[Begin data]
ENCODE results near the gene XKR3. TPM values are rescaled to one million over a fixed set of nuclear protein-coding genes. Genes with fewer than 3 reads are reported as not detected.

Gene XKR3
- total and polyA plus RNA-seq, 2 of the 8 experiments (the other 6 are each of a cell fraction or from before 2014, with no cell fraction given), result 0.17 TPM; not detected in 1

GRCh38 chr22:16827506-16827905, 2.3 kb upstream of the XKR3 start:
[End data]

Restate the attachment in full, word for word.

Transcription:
ENCODE results near the gene XKR3. TPM values are rescaled to one million over a fixed set of nuclear protein-coding genes. Genes with fewer than 3 reads are reported as not detected.

Gene XKR3
- total and polyA plus RNA-seq, 2 of the 8 experiments (the other 6 are each of a cell fraction or from before 2014, with no cell fraction given), result 0.17 TPM; not detected in 1

GRCh38 chr22:16827506-16827905, 2.3 kb upstream of the XKR3 start: